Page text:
Starting an Async Program
In Python 3.7 and above, you can use
to easily start your async program:
async def async_main(): await asyncio.sleep(1) print("Async") def main(): asyncio.run(async_main(), debug=True) if __name__ == "__main__": main()
To run an async program in other ways, you need to use the loop directly.
loop = asyncio.get_running_loop()
loop.run_until_completeif you have one function you need to run
loop.run_foreverif you never want to close the async loop
Running blocking synchronous functions after Python 3.9
You should avoid calling blocking I/O functions inside async code.
Instead, try to run the code using
This is available in Python 3.9 and above.
If your blocking functions share state or require some sort of synchronization, you will have to make sure that running them concurrently on multiple threads does not affect them.
Running all blocking code in a single thread
To avoid having to synchronize the threads started by
you can use
with a thread pool
with a single thread (
max_workers=1) so your blocking tasks are all run in the same thread.
async_executor = ThreadPoolExecutor( max_workers=1, thread_name_prefix="async_worker_thread" ) await asyncio.get_running_loop().run_in_executor( async_executor, blocking_function )
For debugging purposes, give the executor a reasonable name related to
the blocking functions you’ll run on it.
This should work in versions before Python 3.9.
loop.run_in_executor in a very similar way.
The problem is the blocking functions must wait for other blocking functions to finish. You could use multiple worker pools to group similar blocking tasks, e.g. one worker pool for redis connections.
Running blocking synchronous functions before Python 3.9
If you don’t have
asyncio.to_thread or you don’t want to run tasks in a single thread,
you can use
run_in_executor with the default executor:
await loop.run_in_executor(executor=None, func=blocking_func)
Starting a coroutine from a thread
If you are running code in a thread but need to start an asynchronous function,
you can use
to request that the async loop run the function.
You need access to the loop.
This is available in Python 3.5.1 and above.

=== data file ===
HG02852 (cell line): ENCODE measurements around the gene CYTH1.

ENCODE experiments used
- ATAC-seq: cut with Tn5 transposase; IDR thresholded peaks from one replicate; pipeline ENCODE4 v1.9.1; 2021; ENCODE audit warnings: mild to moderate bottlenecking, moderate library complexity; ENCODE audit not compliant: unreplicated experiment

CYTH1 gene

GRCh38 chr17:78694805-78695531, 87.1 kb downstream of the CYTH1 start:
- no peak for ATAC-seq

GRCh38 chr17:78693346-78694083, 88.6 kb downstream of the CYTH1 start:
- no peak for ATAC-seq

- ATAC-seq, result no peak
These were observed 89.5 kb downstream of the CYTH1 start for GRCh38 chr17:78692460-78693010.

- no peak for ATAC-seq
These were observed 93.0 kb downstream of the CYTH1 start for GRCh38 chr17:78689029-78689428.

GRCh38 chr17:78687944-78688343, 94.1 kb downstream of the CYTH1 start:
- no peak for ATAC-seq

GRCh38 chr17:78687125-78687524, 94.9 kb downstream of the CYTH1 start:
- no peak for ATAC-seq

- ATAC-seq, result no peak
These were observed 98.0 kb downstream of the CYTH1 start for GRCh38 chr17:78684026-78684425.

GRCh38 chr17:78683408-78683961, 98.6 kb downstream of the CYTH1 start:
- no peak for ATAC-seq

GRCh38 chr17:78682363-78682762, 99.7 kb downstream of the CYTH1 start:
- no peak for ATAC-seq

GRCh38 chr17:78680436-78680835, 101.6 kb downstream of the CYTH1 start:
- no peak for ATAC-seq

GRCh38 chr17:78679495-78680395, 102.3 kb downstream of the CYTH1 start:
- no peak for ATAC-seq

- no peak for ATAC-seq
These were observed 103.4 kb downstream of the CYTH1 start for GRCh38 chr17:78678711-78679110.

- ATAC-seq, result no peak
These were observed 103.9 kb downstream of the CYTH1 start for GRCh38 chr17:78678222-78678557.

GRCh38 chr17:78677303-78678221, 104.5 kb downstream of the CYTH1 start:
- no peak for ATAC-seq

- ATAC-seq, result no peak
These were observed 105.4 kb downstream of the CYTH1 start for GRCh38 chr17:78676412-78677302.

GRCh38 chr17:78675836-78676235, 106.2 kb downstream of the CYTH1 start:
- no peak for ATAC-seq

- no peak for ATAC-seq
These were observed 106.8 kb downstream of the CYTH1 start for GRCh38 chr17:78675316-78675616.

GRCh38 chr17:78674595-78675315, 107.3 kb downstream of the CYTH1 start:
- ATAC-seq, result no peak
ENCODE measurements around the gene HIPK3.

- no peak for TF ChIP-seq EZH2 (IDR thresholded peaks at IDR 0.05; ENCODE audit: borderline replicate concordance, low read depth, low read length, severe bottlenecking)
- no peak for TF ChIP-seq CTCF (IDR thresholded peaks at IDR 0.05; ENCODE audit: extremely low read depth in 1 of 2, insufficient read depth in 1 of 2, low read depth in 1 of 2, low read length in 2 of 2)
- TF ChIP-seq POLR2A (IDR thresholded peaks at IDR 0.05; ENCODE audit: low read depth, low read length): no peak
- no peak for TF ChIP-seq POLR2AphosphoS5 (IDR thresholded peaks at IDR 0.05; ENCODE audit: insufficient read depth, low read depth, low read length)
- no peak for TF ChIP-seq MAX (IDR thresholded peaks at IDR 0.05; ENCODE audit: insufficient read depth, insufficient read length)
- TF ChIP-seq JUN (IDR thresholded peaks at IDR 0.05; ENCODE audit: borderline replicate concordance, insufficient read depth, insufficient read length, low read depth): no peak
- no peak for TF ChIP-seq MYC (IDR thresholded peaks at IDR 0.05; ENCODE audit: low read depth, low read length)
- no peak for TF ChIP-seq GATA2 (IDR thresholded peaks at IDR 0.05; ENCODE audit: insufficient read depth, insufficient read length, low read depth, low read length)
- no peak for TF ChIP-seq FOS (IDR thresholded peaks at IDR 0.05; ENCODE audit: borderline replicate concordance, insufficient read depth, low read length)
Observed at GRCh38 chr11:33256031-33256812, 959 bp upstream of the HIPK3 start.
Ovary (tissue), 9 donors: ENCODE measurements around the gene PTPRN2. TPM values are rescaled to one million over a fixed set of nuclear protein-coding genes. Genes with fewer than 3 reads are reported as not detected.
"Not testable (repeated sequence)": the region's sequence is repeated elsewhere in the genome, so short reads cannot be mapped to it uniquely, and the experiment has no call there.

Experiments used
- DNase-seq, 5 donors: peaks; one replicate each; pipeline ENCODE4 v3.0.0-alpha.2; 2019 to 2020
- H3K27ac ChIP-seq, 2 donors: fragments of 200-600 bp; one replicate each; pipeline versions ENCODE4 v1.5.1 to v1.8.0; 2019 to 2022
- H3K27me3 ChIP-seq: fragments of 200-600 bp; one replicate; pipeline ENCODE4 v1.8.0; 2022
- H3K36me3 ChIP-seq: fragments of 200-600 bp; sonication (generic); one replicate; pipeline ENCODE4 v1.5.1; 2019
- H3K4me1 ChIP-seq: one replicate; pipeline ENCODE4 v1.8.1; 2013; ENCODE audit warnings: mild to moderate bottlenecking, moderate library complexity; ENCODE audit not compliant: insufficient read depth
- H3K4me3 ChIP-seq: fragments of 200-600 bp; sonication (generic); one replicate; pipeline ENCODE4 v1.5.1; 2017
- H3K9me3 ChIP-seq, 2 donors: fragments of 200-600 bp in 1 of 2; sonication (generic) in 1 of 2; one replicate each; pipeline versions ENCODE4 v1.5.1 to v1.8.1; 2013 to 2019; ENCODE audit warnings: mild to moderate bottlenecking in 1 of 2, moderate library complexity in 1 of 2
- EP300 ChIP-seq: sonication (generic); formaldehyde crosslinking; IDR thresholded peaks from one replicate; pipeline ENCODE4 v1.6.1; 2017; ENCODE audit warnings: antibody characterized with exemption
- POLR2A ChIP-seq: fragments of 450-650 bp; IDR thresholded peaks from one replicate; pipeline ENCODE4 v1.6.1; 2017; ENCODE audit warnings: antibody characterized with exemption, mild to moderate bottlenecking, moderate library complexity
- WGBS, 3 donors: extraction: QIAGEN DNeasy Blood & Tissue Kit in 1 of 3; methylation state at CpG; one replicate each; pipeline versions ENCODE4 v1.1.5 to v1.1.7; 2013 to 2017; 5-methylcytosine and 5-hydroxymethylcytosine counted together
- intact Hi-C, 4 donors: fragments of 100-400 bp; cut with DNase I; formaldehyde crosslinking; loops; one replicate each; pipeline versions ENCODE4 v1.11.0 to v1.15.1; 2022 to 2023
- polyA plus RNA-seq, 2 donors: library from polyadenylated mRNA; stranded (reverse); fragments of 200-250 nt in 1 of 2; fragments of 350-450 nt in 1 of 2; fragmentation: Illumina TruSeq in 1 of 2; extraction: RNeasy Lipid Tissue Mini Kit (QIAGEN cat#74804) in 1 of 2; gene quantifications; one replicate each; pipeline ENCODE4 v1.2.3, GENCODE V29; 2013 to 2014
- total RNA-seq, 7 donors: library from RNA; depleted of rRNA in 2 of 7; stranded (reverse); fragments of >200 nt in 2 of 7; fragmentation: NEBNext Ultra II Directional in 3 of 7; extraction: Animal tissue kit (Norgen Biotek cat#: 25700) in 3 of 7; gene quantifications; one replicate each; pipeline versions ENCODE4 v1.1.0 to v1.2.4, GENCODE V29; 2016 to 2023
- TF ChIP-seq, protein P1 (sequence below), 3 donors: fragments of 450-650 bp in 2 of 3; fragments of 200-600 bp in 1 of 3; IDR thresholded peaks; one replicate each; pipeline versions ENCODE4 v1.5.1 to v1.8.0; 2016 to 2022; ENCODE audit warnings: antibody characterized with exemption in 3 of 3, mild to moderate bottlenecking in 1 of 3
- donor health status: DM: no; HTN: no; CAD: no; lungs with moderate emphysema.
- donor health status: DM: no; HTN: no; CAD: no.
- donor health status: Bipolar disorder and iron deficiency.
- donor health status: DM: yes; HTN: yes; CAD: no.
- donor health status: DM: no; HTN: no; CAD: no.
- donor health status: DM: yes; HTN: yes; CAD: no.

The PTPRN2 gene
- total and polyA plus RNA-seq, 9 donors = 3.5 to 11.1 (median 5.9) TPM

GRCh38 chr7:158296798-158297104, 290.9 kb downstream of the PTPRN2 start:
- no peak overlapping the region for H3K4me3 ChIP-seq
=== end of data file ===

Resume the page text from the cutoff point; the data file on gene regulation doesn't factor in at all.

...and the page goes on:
Wait for result
You can use the optional
timeout parameter to specify how long to wait.
Optimization: Use a faster async loop
Use uvloop instead of the built-in loop for a potential performance increase.
Call uvloop.install() before calling asyncio.run() or manually creating an asyncio event loop.
What can run asynchronously?
- TCP, Unix sockets with the builtin asyncio streams
- External processes, with
- Queue putting and getting with an
- Other async synchronization,
asyncio.Event. Compare to thread synchronization APIs, such as
- Callback-based code bridged with async code using Futures
- Signal handling with
There is support for many types of network protocols, and other I/O bound tasks. Many projects have official libraries that support asyncio.
- aiohttp is a popular client and server HTTP library.
- Many HTTP APIs, such as FastAPI support running async code in response to an HTTP request.
- NATS with the official async library. It had significant changes with the v2 release, including Python 3.10 support.
- Kafka with aiokafka.
- ZeroMQ with the official library or aiozmq, which must use a custom async loop.
- Redis with either aioredis or asyncio-redis, which is not actively maintained.
- Memcache, redis, or in-memory caching with aiocache.
- Databases with asyncpg or databases.
- DNS with aiodns.
- Serial device access with aioserial
- Logging asynchronously with aiologger. Make sure to use the right repository.